Speaker of the House Mike Johnson (R-LA) departs a House Republican Conference meeting on November 14, 2023 at the U.S. Capitol in Washington, DC Source: Anna Rose Layden/Getty Images

Mike Johnson Unhappy that More LGBTQ+ Youth are Living Authentically

Kilian Melloy READ TIME: 3 MIN.

The long arc of Speaker of the House Mike Johnson's virulently homophobic career continues, with the longtime equality foe and "conversion therapy" supporter now expressing his woe that America's LGBTQ+ youth are increasingly comfortable and confident enough to come out.

In his latest move, Johnson sought to fundraise off recent data that shows more young Americans than ever say they aren't necessarily strictly heterosexual.

"'1 in 4 high school students identifies as something other than straight,' Johnson declared in the email, a copy of which was first obtained by Punchbowl News," reported Business Insider.

Following the common right-wing trope of conflating identity with indoctrination, Johnson followed up with the insinuating query, "What are they being taught in school?"

"According to 2021 data from the Centers for Disease Control and Prevention, 25.7% of high school students do not identify as straight," Business Insider detailed. Unsurprisingly, the largest share of that number – roughly 12% – self-identified as bisexual, which may not be surprising when the question is put to young people.

Other categories of sexual orientation were significantly smaller, Business Insider noted, "with 3.2% identifying as gay or lesbian" and "9% identifying as something else, or questioning."

In addition, a poll conducted by Gallup early in the year "similarly found that a record 7.2 percent of the nation's adult population identifies as lesbian, gay, bisexual, transgender or 'something other than heterosexual,'" political news outlet The Hill recounted, "including nearly 20 percent of adult members of Generation Z, born between 1997 and 2004."

Johnson's money-soliciting message that the kids are not all right framed the issue as a matter of religious concern, with a heading that asked recipients, "Does America need more God, Patriot?"

Johnson's history of anti-LGBTQ+ rhetoric and his career in seeking to limit the rights of queer people has come under scrutiny since he was elected to the position to replace toppled former speaker Kevin McCarthy, who fell victim to the chamber's far-right wing after working with Democrats to keep the government from running out of money, defaulting on its obligations, and damaging the economy.

As previously reported, a recent CNN "review of more than 100 of Johnson's interviews, speeches and public commentary spanning his decades-long career as a lawmaker and attorney paints a picture of his governing ideals: Imprisoning doctors who perform abortions after six weeks; the Ten Commandments prominently displayed in public buildings; an elimination of anti-hate-crime laws; Bible study in public schools," the news outlet detailed.

"While it's been no secret that Johnson is an evangelical conservative who has previously supported the criminalization of gay sex," Business Insider recalled, "he has sought to project a more moderated version of those views since his sudden ascent to the role of speaker of the House."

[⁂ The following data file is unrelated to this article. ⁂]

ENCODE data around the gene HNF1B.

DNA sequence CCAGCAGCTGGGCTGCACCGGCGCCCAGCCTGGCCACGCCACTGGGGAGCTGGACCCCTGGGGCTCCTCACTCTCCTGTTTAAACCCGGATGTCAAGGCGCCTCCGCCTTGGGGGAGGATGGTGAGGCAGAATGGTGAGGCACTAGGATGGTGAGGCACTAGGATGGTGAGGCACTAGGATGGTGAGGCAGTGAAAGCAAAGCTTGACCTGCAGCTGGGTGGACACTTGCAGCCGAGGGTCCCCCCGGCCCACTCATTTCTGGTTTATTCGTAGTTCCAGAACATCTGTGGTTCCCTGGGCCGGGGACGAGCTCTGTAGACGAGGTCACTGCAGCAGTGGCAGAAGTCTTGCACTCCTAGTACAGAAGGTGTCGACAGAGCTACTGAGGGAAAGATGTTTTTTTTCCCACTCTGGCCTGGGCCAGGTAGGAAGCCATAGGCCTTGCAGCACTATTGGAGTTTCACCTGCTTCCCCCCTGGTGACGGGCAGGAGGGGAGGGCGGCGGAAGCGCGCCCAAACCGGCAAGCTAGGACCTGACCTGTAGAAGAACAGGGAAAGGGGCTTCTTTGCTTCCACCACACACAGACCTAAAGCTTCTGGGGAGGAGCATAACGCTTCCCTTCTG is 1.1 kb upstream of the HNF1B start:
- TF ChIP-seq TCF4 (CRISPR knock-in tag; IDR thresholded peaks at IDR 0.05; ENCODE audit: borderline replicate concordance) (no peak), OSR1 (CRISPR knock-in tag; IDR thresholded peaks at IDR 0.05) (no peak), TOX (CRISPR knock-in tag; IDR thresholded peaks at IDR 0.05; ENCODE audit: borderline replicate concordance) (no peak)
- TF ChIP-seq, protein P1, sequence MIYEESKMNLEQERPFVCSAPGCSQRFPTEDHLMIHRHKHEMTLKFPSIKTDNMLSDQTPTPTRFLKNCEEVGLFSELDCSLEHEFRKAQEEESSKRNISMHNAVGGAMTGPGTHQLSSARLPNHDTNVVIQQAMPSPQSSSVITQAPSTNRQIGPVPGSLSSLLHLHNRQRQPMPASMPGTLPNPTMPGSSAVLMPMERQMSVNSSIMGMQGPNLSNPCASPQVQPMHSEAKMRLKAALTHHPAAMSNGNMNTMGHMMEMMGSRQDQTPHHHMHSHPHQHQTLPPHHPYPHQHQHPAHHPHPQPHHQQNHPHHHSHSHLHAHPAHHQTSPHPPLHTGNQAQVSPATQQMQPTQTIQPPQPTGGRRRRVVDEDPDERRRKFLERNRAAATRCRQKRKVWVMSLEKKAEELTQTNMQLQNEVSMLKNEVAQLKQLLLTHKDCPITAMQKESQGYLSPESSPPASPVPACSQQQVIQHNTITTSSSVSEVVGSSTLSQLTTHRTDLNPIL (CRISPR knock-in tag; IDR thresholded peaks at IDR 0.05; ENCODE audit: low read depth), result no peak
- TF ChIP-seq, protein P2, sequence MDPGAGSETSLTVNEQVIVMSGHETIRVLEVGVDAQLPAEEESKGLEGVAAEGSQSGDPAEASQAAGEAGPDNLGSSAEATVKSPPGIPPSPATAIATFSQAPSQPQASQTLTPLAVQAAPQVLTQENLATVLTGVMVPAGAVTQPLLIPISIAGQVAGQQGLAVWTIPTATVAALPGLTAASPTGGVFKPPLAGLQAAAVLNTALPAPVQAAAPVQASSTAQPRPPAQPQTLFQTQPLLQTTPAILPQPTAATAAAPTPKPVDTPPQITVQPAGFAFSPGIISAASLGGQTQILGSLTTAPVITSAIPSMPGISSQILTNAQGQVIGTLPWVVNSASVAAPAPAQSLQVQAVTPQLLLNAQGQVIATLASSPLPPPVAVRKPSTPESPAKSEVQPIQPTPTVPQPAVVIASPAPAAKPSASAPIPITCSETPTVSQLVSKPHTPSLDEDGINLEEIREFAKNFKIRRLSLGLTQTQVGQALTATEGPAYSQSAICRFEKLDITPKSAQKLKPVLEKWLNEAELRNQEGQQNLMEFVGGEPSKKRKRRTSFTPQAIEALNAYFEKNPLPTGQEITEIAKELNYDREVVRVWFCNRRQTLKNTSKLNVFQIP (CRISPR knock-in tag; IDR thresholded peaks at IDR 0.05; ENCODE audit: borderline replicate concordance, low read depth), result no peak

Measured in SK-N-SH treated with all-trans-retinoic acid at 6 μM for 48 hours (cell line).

Then again, maybe not.

In the fundraising message, Johnson slammed the "filth that passes for popular culture" and pined for the good old days, fretting that "America may be beyond redemption."

The Speaker went on to declare that Americans "live in a depraved culture" and fretted that "God may allow our nation to enter into a time of judgment for our collective sins."

Johnson's warning about divine wrath continued: "We have much to repent for if we want to avoid the judgment we so clearly deserve."

The fundraising missive is hardly surprising, given Johnson's long record of anti-equality work, including risible warnings that full legal marriage equality "could lead to people marrying their pets" and a pattern of having "advocated for the criminalization of gay sex," The Hill noted.

Human Rights Campaign head Kelley Robinson called Johnson out, stating that his "obsession with extremely anti-LGBTQ+ law and policy and his desperation to impose that agenda on the nation are a stain on the GOP and all those who supported him."

Even before his rise to national prominence when he gained the Speaker's gavel, Johnson continued his full-bore attacks on the rights and liberties of LGBTQ+ Americans. The Hill recollected that "last year [Johnson] introduced legislation criticized by LGBTQ rights advocates as a national version of Florida's Parental Rights in Education bill, known to its opponents as the 'Don't Say Gay' bill."

"He later co-sponsored legislation to bar transgender women and girls from competing on female school sports teams and has railed against gender-affirming health care in committee hearings."

by Kilian Melloy , EDGE Staff Reporter

Kilian Melloy serves as EDGE Media Network's Associate Arts Editor and Staff Contributor. His professional memberships include the National Lesbian & Gay Journalists Association, the Boston Online Film Critics Association, The Gay and Lesbian Entertainment Critics Association, and the Boston Theater Critics Association's Elliot Norton Awards Committee.

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